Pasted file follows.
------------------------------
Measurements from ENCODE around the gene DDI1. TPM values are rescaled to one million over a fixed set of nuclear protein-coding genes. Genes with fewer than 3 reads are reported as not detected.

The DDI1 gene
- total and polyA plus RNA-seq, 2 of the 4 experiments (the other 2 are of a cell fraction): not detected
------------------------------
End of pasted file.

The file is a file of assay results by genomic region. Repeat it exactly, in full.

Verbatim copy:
Measurements from ENCODE around the gene DDI1. TPM values are rescaled to one million over a fixed set of nuclear protein-coding genes. Genes with fewer than 3 reads are reported as not detected.

The DDI1 gene
- total and polyA plus RNA-seq, 2 of the 4 experiments (the other 2 are of a cell fraction): not detected